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Download Supply Chain Management. 10-2 Lecture Outline   Supply Chain Management   Information Technology: A Supply Chain Enabler   Supply Chain Integration

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  • Supply Chain Management

  • Lecture OutlineSupply Chain ManagementInformation Technology: A Supply Chain EnablerSupply Chain IntegrationSuppliers

  • Lecture Outline (cont.)E-ProcurementDistributionSupply Chain Management SoftwareMeasuring Supply Chain PerformanceGlobal Supply Chain

  • Supply ChainAll facilities, functions, activities, associated with flow and transformation of goods and services from raw materials to customer, as well as the associated information flowsAn integrated group of processes to source, make, and deliver products

  • Supply Chain Illustration

  • Supply Chain for Denim Jeans

  • Supply Chain for Denim Jeans (cont.)

  • Supply Chain Processes

  • Supply Chain for Service ProvidersMore difficult than manufacturingDoes not focus on the flow of physical goodsFocuses on human resources and support servicesMore compact and less extended

  • Value vs. Supply ChainValue chainevery step from raw materials to the eventual end userultimate goal is delivery of maximum value to the end userSupply chainactivities that get raw materials and subassemblies into manufacturing operationTerms are used interchangeably

  • Supply Chain Management (SCM)Managing flow of information through supply chain in order to attain the level of synchronization that will make it more responsive to customer needs while lowering costsKeys to effective SCMinformationcommunicationcooperationtrust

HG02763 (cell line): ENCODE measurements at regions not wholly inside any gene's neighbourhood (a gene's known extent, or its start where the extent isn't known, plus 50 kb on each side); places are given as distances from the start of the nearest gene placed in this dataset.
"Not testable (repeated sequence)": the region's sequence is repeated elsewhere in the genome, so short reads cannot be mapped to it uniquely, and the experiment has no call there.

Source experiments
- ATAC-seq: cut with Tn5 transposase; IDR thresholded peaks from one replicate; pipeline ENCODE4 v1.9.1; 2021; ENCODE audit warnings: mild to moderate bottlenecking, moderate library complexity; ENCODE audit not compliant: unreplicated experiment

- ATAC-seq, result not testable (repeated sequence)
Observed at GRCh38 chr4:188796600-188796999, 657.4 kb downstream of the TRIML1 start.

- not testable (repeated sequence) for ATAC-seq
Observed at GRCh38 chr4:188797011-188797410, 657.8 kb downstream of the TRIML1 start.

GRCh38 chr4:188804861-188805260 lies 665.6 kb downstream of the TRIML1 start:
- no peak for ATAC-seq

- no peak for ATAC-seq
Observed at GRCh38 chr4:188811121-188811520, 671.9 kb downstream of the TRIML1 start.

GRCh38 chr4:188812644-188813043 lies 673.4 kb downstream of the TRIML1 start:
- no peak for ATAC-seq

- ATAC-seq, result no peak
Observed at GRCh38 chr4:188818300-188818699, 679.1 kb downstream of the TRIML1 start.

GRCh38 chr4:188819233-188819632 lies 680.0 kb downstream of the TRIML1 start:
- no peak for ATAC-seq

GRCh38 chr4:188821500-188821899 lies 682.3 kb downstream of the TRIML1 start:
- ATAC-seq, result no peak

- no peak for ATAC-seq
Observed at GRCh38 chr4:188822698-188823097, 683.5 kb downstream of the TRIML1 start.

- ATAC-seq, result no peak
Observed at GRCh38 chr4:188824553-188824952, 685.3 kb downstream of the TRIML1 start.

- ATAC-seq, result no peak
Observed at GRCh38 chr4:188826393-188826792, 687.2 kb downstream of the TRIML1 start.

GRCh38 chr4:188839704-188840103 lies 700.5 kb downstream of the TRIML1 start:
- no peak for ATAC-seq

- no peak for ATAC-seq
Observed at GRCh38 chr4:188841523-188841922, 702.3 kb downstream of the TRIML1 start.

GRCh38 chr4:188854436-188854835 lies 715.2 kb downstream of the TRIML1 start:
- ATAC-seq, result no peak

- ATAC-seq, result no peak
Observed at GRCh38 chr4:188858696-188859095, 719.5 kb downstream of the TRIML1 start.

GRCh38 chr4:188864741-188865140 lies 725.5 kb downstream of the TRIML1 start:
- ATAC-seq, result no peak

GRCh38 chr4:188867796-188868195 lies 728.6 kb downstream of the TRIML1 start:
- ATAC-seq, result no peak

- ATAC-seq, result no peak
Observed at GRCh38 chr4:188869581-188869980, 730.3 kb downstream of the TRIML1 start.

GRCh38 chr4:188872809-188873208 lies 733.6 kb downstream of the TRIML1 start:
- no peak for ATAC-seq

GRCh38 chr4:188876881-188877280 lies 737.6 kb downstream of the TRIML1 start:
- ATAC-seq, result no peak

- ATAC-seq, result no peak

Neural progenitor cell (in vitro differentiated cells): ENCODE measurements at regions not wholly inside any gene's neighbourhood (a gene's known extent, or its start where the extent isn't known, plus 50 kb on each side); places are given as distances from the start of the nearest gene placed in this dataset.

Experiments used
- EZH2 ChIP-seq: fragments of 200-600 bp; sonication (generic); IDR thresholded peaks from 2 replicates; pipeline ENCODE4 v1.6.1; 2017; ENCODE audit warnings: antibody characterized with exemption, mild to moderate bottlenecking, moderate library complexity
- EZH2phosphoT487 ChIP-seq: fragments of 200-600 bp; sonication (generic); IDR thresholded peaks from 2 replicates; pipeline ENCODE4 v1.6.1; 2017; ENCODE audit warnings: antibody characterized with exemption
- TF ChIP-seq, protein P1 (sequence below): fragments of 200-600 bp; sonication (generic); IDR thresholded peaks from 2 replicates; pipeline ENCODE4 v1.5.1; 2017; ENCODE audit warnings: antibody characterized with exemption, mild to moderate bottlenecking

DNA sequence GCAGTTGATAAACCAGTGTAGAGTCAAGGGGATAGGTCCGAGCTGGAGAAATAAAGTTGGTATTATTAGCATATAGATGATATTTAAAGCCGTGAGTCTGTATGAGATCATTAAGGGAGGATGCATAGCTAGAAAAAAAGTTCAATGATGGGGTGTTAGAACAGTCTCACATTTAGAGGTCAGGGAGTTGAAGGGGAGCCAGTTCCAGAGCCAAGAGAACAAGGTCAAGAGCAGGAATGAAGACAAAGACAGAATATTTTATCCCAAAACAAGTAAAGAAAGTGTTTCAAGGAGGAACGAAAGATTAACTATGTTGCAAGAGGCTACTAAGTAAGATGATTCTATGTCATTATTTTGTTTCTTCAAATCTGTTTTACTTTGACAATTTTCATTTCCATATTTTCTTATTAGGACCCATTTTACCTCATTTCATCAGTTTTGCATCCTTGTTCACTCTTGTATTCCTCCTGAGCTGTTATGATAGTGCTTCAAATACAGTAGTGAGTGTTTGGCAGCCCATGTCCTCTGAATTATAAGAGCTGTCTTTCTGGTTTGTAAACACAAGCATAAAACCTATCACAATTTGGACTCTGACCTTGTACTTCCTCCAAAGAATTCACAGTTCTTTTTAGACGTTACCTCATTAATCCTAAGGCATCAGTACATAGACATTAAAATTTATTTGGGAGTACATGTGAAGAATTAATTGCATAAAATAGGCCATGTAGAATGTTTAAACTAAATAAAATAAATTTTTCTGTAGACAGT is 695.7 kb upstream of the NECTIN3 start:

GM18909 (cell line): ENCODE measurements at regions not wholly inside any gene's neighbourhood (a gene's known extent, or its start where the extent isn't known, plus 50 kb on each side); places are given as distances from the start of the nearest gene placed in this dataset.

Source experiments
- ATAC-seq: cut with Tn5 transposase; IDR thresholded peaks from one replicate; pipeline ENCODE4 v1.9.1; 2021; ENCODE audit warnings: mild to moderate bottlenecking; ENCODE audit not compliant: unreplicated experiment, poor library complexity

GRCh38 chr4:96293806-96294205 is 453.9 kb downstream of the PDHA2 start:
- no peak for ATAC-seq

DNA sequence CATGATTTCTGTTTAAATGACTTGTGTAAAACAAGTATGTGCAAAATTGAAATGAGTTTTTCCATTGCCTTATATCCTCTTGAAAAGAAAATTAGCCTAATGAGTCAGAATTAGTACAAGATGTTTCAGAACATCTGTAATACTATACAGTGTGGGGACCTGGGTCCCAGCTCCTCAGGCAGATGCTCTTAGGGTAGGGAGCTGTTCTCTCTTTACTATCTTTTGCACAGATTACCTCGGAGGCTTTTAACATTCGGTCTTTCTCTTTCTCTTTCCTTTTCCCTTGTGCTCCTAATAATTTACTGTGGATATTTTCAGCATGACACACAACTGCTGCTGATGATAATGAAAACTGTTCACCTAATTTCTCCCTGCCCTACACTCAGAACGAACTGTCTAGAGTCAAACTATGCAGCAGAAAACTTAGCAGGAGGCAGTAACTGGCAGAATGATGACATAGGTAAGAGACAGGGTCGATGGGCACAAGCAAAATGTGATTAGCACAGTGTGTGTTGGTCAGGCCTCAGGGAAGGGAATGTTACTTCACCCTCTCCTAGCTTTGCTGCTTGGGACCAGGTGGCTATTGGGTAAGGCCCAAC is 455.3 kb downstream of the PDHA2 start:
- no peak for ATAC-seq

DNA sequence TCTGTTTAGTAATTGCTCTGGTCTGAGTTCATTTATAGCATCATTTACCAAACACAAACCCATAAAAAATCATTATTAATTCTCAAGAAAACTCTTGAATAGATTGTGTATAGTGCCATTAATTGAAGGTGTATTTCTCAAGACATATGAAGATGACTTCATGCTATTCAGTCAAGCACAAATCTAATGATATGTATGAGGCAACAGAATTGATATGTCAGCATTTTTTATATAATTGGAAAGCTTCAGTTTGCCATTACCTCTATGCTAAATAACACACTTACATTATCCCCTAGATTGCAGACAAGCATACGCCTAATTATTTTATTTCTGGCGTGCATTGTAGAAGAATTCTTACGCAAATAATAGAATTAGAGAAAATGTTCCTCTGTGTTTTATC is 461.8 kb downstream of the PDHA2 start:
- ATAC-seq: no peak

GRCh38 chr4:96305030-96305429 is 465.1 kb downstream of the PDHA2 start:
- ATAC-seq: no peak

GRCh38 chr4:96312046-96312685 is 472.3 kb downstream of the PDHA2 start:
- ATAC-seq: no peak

• Supply Chain UncertaintyOne goal in SCM:respond to uncertainty in customer demand without creating costly excess inventoryNegative effects of uncertaintylatenessincomplete ordersInventoryinsurance against supply chain uncertaintyFactors that contribute to uncertaintyinaccurate demand forecastinglong variable lead timeslate deliveriesincomplete shipmentsproduct changes batch ordering price fluctuations and discountsinflated orders

  • Bullwhip EffectOccurs when slight demand variability is magnified as information moves back upstream

  • Information Technology: A Supply Chain EnablerInformation links all aspects of supply chainE-businessreplacement of physical business processes with electronic onesElectronic data interchange (EDI)a computer-to-computer exchange of business documentsBar code and point-of-saledata creates an instantaneous computer record of a saleRadio frequency identification (RFID)technology can send product data from an item to a reader via radio wavesInternetallows companies to communicate with suppliers, customers, shippers and other businesses around the world, instantaneously

  • E-business and Supply ChainCost savings and price reductionsReduction or elimination of the role of intermediariesShortening supply chain response and transaction timesGaining a wider presence and increased visibility for companiesGreater choices and more information for customers